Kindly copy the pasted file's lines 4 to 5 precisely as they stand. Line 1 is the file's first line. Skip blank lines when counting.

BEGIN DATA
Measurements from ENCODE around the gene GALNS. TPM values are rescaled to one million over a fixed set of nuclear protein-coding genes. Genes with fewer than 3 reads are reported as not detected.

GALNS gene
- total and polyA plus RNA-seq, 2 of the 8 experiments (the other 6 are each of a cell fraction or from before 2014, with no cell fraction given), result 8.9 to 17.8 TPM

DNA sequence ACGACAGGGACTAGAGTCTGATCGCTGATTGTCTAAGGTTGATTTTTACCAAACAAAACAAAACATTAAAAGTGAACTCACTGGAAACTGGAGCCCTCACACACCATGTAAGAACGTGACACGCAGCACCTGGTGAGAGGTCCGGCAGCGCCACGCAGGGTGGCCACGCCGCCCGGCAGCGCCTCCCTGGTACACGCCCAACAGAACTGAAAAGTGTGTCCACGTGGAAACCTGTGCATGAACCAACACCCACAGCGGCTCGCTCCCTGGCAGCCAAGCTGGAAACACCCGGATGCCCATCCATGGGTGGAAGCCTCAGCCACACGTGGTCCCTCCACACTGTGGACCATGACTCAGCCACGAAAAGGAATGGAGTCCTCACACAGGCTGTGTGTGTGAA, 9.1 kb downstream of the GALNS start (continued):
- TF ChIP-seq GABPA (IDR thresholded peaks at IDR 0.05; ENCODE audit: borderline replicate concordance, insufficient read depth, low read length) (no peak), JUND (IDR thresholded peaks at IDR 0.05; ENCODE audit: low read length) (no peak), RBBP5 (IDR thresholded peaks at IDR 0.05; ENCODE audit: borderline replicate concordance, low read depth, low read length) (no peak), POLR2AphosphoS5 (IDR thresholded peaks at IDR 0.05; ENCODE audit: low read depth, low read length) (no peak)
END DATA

DNA sequence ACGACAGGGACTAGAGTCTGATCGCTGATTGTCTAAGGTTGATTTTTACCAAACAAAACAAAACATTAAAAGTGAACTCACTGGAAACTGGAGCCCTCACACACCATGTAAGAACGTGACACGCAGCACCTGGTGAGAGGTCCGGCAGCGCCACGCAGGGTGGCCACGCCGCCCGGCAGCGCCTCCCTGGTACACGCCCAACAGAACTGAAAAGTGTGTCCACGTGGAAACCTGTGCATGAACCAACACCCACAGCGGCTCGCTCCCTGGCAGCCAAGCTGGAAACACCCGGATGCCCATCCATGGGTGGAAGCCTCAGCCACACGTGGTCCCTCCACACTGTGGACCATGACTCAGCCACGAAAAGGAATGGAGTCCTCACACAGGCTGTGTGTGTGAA, 9.1 kb downstream of the GALNS start (continued):
- TF ChIP-seq GABPA (IDR thresholded peaks at IDR 0.05; ENCODE audit: borderline replicate concordance, insufficient read depth, low read length) (no peak), JUND (IDR thresholded peaks at IDR 0.05; ENCODE audit: low read length) (no peak), RBBP5 (IDR thresholded peaks at IDR 0.05; ENCODE audit: borderline replicate concordance, low read depth, low read length) (no peak), POLR2AphosphoS5 (IDR thresholded peaks at IDR 0.05; ENCODE audit: low read depth, low read length) (no peak)